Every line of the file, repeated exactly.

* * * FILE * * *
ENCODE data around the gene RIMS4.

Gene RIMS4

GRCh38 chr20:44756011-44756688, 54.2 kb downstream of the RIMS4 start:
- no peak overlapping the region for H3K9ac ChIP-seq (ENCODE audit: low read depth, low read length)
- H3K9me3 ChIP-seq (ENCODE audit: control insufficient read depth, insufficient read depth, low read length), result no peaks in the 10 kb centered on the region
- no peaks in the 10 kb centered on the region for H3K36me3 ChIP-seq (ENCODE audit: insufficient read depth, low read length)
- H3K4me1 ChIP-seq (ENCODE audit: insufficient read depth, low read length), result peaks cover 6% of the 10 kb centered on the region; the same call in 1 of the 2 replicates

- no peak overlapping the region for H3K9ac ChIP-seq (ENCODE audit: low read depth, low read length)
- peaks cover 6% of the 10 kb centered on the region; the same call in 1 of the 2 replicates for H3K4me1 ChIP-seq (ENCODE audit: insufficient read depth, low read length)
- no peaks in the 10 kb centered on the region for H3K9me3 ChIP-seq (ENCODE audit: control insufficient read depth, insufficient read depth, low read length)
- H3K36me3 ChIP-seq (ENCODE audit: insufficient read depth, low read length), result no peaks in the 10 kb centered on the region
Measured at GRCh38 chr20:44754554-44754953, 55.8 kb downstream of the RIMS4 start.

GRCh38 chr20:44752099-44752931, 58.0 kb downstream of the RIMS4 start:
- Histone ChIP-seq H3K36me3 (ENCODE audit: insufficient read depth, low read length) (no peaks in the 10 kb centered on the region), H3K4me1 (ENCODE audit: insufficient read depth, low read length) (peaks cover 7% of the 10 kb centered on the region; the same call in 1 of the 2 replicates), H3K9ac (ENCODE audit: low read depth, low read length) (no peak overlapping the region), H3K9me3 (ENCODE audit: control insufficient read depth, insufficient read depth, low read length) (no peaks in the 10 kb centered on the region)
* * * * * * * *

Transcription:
ENCODE data around the gene RIMS4.

Gene RIMS4

GRCh38 chr20:44756011-44756688, 54.2 kb downstream of the RIMS4 start:
- no peak overlapping the region for H3K9ac ChIP-seq (ENCODE audit: low read depth, low read length)
- H3K9me3 ChIP-seq (ENCODE audit: control insufficient read depth, insufficient read depth, low read length), result no peaks in the 10 kb centered on the region
- no peaks in the 10 kb centered on the region for H3K36me3 ChIP-seq (ENCODE audit: insufficient read depth, low read length)
- H3K4me1 ChIP-seq (ENCODE audit: insufficient read depth, low read length), result peaks cover 6% of the 10 kb centered on the region; the same call in 1 of the 2 replicates

- no peak overlapping the region for H3K9ac ChIP-seq (ENCODE audit: low read depth, low read length)
- peaks cover 6% of the 10 kb centered on the region; the same call in 1 of the 2 replicates for H3K4me1 ChIP-seq (ENCODE audit: insufficient read depth, low read length)
- no peaks in the 10 kb centered on the region for H3K9me3 ChIP-seq (ENCODE audit: control insufficient read depth, insufficient read depth, low read length)
- H3K36me3 ChIP-seq (ENCODE audit: insufficient read depth, low read length), result no peaks in the 10 kb centered on the region
Measured at GRCh38 chr20:44754554-44754953, 55.8 kb downstream of the RIMS4 start.

GRCh38 chr20:44752099-44752931, 58.0 kb downstream of the RIMS4 start:
- Histone ChIP-seq H3K36me3 (ENCODE audit: insufficient read depth, low read length) (no peaks in the 10 kb centered on the region), H3K4me1 (ENCODE audit: insufficient read depth, low read length) (peaks cover 7% of the 10 kb centered on the region; the same call in 1 of the 2 replicates), H3K9ac (ENCODE audit: low read depth, low read length) (no peak overlapping the region), H3K9me3 (ENCODE audit: control insufficient read depth, insufficient read depth, low read length) (no peaks in the 10 kb centered on the region)